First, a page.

Well-told stories paint pictures and dress the facts in emotion. Go back to your childhood. Did you ever request a PowerPoint when you were ready for bed? How about an extra helping of data for dinner? I didn’t think so. Just because we grew up does not mean we are not hungry to hear stories that help us understand, entertain us, and help us relate to each other.

Connie Timpson is a speaker, author, and trainer specializing in the power of story, the psychology of teams, and bringing teams together.

Mar 14

Empower Teamwork And Creativity – By Blowing The Whistle On “Rules” And Encouraging The Daydreamer

Do you empower your team to be creative?  Do you believe that some people on your team swam swimmer(1) copyperfect laps in the creative-gene pool and others swam in the “free-style” lane?  Or, could you be closing the “break through” creativity lane, without realizing it?

We all know that successful businesses are run on structure, process and rules.   We also know that the “big idea” can take business from steady to stupendous.  It takes courage, trust, and a forward-thinking leader to open the free-style lane to his team.

modern art swimming

The creative “day dreaming, freestyle” swimmers are often drowned out by the follow-every-rule teammates.  As the team leader, you are the only one who can throw a life preserver to the drowning idea, and keep the freestyle lanes open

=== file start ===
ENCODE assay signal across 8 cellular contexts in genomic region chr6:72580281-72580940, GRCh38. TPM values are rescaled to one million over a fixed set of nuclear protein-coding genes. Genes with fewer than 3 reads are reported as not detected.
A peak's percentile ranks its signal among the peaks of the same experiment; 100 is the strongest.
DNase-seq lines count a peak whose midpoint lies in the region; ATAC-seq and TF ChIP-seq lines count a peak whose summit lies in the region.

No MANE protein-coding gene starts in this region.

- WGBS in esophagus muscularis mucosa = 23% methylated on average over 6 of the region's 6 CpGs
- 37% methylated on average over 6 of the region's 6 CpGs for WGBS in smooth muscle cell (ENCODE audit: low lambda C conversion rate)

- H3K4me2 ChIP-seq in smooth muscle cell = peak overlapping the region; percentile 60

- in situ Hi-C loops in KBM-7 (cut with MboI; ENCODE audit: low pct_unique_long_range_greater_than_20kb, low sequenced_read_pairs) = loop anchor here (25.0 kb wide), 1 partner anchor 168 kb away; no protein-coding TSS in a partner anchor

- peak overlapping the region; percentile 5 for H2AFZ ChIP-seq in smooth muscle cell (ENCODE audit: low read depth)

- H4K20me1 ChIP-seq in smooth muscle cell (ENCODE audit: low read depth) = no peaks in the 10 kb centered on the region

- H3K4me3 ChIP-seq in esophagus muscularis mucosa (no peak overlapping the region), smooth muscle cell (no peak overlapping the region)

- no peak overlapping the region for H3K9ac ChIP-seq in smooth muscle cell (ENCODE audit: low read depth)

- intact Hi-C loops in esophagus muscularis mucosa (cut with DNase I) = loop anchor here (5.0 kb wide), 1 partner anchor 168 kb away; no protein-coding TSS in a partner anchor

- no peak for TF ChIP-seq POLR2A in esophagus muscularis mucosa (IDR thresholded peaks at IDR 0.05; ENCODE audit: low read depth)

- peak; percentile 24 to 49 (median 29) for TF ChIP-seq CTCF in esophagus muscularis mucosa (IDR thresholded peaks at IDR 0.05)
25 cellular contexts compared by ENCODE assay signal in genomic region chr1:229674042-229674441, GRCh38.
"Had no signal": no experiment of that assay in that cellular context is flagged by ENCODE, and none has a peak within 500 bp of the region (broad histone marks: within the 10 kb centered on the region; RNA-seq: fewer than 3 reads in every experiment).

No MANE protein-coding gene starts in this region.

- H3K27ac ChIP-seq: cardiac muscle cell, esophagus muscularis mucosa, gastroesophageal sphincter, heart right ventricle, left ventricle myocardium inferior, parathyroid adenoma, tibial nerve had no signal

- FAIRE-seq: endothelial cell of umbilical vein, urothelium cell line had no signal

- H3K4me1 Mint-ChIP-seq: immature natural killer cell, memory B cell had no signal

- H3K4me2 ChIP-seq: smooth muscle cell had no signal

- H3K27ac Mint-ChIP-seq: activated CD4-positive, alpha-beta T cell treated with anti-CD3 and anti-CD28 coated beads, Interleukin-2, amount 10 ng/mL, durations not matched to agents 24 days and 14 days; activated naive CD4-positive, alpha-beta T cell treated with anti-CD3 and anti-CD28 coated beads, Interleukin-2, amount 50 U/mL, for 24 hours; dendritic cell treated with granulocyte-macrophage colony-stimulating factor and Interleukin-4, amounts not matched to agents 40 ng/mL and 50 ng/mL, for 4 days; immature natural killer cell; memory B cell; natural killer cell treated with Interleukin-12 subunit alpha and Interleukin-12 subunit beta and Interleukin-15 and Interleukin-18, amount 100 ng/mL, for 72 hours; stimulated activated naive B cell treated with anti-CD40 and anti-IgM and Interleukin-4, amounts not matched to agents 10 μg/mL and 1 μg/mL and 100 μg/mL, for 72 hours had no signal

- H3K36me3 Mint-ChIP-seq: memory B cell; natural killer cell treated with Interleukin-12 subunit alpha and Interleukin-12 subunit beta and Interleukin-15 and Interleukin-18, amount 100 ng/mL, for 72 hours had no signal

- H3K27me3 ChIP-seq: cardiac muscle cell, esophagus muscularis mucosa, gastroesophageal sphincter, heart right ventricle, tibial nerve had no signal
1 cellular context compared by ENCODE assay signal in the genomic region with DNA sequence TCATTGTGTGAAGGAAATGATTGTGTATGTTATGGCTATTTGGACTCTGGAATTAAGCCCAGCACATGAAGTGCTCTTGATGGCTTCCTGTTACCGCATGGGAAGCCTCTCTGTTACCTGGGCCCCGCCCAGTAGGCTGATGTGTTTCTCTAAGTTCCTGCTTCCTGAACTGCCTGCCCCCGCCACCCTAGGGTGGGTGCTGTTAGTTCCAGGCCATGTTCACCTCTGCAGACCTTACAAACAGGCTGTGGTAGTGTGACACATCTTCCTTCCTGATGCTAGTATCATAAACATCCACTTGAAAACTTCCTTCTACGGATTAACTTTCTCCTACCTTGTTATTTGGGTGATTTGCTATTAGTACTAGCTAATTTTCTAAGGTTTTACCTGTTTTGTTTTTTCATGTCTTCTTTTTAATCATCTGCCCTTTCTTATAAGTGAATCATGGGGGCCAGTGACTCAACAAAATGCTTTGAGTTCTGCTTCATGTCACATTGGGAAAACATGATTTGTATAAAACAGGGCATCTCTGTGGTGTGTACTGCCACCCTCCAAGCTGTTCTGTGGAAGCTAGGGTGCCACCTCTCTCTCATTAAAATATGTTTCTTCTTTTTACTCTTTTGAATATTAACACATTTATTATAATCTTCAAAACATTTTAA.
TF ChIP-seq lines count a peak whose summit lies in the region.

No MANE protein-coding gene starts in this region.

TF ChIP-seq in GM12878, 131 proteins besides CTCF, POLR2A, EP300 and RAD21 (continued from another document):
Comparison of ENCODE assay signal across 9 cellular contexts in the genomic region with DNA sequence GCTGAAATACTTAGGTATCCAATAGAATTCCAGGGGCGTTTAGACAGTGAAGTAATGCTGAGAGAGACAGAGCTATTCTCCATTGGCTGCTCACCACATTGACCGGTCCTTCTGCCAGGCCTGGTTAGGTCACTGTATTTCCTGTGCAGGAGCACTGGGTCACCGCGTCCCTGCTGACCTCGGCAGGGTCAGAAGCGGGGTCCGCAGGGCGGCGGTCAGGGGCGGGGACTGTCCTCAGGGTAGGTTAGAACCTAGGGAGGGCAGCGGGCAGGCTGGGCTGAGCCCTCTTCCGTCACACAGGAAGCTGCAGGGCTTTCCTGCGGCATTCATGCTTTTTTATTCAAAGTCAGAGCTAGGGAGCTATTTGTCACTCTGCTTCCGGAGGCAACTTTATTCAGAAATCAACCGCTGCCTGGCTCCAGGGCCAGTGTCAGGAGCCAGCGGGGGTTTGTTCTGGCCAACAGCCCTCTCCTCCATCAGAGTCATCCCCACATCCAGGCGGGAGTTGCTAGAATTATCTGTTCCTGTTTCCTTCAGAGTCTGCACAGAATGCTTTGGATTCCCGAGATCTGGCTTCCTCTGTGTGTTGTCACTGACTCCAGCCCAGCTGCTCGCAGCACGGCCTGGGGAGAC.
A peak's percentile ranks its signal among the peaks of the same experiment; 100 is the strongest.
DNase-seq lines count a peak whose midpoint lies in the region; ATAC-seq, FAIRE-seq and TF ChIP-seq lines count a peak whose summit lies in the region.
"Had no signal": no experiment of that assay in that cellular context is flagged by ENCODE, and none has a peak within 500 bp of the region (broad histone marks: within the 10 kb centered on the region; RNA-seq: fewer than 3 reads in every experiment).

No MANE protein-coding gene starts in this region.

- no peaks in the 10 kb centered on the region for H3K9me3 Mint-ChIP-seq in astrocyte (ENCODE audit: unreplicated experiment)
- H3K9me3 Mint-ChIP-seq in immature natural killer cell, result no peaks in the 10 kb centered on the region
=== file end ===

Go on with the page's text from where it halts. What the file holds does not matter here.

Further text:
Many times, the idea is sidelined by the phrase, “We’ll revisit that one, it is a good idea.”  But most often it treads water until it loses hope and drowns.  If the “dominating” idea maker is allowed to always be the hero, the free-style idea person may lose motivation to prepare for the next meet.

We all have the ability to create, but some time in our past other past experience someone roped off the freestyle lane in which you could daydream and create wonder.  Some of the greatest ideas of our time have been the result of a “feeling” a “wanting” a “daydream” that broke the rules.  Open your minds to your own creativity and encourage others to take a risk on their dreams.   I believe:

“The only bad idea is the one that you keep to yourself.”

According to, Thomas Edison’s teacher described him as addled.  His mother was his champion, believing in his quiet dreams and took him out of school and taught him at home.  Bill Gates dropped out of Harvard.  Walt Disney dropped out of school at 16, forged his birth certificate, and went into the Red Cross.  Richard Branson was a daydreamer and did so poorly at school that he quit at 16.